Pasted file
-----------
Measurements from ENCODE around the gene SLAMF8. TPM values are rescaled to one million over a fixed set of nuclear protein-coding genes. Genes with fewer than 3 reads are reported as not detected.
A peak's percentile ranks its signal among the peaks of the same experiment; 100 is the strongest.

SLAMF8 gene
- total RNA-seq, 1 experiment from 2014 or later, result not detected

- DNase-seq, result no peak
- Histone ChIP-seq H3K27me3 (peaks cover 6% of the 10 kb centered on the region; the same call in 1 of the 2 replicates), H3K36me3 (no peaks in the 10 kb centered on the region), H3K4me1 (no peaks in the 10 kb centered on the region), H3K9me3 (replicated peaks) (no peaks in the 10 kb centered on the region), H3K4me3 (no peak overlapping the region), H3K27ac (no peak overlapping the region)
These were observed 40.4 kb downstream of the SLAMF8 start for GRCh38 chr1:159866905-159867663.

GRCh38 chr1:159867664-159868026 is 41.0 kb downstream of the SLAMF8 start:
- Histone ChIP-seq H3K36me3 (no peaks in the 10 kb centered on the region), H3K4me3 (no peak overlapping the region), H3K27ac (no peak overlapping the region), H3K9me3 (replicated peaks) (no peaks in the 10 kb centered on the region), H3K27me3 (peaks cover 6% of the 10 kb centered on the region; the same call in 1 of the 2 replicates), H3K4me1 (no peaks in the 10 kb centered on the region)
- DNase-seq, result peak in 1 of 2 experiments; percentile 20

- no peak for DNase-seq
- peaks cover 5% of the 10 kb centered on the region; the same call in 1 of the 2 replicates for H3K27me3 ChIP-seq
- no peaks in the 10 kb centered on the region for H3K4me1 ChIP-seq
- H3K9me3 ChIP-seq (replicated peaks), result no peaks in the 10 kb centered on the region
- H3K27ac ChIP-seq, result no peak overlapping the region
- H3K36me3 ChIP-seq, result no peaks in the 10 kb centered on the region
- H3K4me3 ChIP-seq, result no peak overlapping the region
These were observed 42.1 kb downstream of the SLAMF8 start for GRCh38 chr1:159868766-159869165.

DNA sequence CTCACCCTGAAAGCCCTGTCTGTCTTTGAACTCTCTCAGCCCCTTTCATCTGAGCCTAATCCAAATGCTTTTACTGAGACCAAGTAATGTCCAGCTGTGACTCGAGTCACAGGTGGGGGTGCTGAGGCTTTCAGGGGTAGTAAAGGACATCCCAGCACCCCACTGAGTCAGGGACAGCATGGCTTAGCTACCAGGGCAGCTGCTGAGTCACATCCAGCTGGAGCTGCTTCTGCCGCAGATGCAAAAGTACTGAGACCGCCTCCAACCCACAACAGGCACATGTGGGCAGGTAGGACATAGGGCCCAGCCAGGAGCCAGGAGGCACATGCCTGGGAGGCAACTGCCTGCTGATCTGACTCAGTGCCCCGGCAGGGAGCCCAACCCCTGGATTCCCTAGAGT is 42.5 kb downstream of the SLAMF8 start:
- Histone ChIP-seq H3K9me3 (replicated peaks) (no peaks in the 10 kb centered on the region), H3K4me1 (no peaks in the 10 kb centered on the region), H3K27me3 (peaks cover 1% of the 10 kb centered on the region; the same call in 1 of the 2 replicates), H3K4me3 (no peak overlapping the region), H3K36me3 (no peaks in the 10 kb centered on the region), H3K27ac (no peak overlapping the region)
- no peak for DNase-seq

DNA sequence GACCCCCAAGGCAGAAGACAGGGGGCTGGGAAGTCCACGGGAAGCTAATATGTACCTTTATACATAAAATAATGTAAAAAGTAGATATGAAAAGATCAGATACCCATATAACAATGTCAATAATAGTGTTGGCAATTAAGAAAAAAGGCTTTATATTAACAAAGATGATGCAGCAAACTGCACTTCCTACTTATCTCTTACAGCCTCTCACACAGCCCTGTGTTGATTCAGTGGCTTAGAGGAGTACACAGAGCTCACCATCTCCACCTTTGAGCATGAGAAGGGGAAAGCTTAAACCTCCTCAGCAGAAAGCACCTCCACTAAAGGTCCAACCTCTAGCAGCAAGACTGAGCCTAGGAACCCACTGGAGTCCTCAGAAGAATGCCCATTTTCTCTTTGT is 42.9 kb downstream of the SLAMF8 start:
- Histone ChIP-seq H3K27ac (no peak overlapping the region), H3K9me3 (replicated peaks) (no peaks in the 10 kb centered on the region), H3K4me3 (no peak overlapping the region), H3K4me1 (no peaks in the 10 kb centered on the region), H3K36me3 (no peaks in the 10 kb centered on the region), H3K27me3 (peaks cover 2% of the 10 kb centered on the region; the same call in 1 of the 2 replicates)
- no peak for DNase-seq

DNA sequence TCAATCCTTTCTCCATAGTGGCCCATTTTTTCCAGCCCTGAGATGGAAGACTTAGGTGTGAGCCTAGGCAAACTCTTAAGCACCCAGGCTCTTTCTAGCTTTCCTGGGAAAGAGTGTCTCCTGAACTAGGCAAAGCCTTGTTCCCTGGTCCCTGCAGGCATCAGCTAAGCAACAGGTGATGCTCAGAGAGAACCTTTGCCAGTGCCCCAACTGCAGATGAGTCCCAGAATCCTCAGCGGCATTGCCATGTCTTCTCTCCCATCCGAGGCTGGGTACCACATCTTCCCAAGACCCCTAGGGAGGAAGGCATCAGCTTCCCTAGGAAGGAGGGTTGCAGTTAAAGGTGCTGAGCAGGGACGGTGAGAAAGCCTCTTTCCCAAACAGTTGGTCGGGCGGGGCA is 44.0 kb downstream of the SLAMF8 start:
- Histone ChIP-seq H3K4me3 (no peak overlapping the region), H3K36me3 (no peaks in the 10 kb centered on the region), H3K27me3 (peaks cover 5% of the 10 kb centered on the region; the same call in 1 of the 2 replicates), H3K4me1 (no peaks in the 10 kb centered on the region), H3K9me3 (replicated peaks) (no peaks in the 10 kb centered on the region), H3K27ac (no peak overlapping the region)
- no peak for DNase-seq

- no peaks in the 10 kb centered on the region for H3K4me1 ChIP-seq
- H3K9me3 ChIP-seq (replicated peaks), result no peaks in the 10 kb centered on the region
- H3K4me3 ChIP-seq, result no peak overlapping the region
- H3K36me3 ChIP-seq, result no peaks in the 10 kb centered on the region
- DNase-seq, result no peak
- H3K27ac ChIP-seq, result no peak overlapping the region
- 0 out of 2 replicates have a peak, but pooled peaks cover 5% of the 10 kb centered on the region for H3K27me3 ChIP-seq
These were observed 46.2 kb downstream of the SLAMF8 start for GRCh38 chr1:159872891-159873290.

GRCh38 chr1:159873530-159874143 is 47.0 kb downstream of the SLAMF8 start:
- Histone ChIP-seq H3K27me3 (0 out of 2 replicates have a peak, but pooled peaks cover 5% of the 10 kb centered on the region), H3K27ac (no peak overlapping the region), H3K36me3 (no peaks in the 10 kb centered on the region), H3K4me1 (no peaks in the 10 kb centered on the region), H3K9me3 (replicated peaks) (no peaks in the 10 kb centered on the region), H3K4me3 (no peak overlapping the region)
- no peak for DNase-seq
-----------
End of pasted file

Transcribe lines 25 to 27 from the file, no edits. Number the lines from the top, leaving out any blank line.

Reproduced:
DNA sequence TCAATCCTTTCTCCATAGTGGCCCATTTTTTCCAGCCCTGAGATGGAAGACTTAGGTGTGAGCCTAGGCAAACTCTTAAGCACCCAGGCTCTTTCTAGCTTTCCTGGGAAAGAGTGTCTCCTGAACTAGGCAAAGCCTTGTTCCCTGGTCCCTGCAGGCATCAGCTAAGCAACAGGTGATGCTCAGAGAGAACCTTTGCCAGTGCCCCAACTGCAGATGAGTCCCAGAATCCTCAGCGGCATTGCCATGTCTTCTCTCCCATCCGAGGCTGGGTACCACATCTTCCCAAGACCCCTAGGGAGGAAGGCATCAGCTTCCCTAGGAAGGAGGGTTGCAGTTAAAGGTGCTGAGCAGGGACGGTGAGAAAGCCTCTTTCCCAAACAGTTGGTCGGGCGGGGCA is 44.0 kb downstream of the SLAMF8 start:
- Histone ChIP-seq H3K4me3 (no peak overlapping the region), H3K36me3 (no peaks in the 10 kb centered on the region), H3K27me3 (peaks cover 5% of the 10 kb centered on the region; the same call in 1 of the 2 replicates), H3K4me1 (no peaks in the 10 kb centered on the region), H3K9me3 (replicated peaks) (no peaks in the 10 kb centered on the region), H3K27ac (no peak overlapping the region)
- no peak for DNase-seq